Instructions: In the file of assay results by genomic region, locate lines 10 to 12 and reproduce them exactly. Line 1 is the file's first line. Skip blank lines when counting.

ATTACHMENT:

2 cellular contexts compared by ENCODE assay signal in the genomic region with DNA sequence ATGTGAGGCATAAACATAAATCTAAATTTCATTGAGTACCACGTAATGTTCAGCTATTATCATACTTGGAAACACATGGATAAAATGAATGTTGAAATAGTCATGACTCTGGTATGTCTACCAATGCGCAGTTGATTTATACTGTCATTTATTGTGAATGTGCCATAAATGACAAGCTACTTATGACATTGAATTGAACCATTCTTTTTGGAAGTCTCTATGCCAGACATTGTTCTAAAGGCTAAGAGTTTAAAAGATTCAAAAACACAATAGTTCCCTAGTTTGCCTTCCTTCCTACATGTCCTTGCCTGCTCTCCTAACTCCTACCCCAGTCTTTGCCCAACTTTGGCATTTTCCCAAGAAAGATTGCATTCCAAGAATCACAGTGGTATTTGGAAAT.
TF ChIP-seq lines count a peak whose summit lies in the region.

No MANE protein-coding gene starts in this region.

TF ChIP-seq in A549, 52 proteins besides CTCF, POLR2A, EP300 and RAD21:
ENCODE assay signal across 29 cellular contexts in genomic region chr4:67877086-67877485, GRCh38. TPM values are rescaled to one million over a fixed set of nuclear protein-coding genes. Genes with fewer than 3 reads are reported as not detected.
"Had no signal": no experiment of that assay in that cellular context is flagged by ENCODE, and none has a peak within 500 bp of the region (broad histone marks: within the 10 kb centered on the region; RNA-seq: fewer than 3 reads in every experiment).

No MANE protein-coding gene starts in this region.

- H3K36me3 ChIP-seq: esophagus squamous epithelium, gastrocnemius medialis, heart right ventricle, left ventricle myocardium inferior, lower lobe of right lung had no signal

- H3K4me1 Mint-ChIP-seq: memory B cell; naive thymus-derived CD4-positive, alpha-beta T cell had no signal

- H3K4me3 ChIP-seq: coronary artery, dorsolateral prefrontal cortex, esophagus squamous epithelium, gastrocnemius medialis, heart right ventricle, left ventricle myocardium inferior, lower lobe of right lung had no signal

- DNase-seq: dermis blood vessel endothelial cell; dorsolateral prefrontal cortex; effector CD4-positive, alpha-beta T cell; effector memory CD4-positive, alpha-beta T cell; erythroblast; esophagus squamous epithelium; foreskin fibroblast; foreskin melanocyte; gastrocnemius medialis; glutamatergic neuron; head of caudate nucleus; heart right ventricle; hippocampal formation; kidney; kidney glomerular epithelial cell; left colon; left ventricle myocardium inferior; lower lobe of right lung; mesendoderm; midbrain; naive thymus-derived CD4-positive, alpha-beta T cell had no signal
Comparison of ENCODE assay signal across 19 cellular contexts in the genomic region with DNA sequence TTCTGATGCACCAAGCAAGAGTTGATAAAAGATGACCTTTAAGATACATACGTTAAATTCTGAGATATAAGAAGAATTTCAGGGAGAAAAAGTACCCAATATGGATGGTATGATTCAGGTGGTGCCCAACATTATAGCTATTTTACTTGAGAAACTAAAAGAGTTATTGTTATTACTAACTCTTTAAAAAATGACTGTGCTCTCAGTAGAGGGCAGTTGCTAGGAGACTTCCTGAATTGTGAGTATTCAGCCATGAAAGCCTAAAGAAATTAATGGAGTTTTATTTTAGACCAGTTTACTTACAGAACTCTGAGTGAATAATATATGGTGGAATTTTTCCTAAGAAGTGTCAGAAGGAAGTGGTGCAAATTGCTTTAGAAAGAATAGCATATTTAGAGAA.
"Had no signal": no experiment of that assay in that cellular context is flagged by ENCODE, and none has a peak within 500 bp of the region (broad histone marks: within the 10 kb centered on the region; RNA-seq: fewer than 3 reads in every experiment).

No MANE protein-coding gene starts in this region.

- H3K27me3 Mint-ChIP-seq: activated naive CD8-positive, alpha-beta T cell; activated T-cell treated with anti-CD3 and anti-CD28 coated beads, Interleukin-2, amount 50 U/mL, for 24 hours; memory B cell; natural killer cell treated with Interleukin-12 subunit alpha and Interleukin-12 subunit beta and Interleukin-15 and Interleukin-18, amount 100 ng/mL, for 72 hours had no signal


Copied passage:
- H3K4me3 ChIP-seq: coronary artery, dorsolateral prefrontal cortex, esophagus squamous epithelium, gastrocnemius medialis, heart right ventricle, left ventricle myocardium inferior, lower lobe of right lung had no signal

- DNase-seq: dermis blood vessel endothelial cell; dorsolateral prefrontal cortex; effector CD4-positive, alpha-beta T cell; effector memory CD4-positive, alpha-beta T cell; erythroblast; esophagus squamous epithelium; foreskin fibroblast; foreskin melanocyte; gastrocnemius medialis; glutamatergic neuron; head of caudate nucleus; heart right ventricle; hippocampal formation; kidney; kidney glomerular epithelial cell; left colon; left ventricle myocardium inferior; lower lobe of right lung; mesendoderm; midbrain; naive thymus-derived CD4-positive, alpha-beta T cell had no signal
Comparison of ENCODE assay signal across 19 cellular contexts in the genomic region with DNA sequence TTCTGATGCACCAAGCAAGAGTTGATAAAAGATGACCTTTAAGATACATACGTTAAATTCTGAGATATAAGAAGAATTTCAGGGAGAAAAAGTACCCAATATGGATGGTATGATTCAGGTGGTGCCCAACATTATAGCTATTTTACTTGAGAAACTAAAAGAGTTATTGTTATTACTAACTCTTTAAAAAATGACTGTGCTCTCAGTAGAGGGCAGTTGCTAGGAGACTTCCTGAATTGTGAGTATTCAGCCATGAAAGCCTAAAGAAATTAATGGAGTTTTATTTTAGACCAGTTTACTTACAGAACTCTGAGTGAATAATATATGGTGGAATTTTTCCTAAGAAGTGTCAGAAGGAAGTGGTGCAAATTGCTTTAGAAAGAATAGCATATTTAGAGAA.